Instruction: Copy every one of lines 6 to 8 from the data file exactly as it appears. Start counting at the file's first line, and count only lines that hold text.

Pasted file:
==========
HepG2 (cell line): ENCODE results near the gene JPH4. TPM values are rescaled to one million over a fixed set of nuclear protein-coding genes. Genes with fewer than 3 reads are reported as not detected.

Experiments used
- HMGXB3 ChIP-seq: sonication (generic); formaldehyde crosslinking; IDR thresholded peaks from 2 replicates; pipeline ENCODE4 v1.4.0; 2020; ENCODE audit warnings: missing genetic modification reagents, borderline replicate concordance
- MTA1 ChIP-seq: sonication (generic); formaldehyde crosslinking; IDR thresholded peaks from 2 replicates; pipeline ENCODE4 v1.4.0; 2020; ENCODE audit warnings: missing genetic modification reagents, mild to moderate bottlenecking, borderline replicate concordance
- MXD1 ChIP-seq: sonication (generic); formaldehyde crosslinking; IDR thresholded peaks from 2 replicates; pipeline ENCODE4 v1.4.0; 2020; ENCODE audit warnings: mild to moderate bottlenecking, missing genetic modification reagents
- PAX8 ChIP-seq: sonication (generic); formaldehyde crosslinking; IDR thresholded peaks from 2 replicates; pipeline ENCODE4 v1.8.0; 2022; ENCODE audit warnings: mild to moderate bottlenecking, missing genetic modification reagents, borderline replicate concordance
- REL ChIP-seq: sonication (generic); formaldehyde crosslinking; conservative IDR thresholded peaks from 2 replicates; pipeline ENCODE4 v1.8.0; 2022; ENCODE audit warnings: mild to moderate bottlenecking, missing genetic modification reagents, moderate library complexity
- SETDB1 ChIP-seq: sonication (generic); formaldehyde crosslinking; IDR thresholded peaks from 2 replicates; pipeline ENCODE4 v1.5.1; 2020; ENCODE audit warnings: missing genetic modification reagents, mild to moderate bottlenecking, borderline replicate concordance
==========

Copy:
- PAX8 ChIP-seq: sonication (generic); formaldehyde crosslinking; IDR thresholded peaks from 2 replicates; pipeline ENCODE4 v1.8.0; 2022; ENCODE audit warnings: mild to moderate bottlenecking, missing genetic modification reagents, borderline replicate concordance
- REL ChIP-seq: sonication (generic); formaldehyde crosslinking; conservative IDR thresholded peaks from 2 replicates; pipeline ENCODE4 v1.8.0; 2022; ENCODE audit warnings: mild to moderate bottlenecking, missing genetic modification reagents, moderate library complexity
- SETDB1 ChIP-seq: sonication (generic); formaldehyde crosslinking; IDR thresholded peaks from 2 replicates; pipeline ENCODE4 v1.5.1; 2020; ENCODE audit warnings: missing genetic modification reagents, mild to moderate bottlenecking, borderline replicate concordance